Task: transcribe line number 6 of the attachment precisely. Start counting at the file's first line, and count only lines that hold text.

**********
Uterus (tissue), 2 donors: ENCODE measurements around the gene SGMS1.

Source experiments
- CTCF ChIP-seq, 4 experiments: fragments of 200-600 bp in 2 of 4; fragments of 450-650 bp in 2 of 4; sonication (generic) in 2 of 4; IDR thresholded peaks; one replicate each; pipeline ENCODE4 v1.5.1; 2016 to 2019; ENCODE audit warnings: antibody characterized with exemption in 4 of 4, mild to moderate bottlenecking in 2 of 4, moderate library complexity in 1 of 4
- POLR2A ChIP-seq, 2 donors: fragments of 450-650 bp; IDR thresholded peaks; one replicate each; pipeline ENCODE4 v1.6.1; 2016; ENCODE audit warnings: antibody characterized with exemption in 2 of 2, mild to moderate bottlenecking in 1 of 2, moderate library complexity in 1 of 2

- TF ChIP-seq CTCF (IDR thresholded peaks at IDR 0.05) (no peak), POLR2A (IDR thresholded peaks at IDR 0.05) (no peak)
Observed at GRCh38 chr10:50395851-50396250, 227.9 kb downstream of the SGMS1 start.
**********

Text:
Observed at GRCh38 chr10:50395851-50396250, 227.9 kb downstream of the SGMS1 start.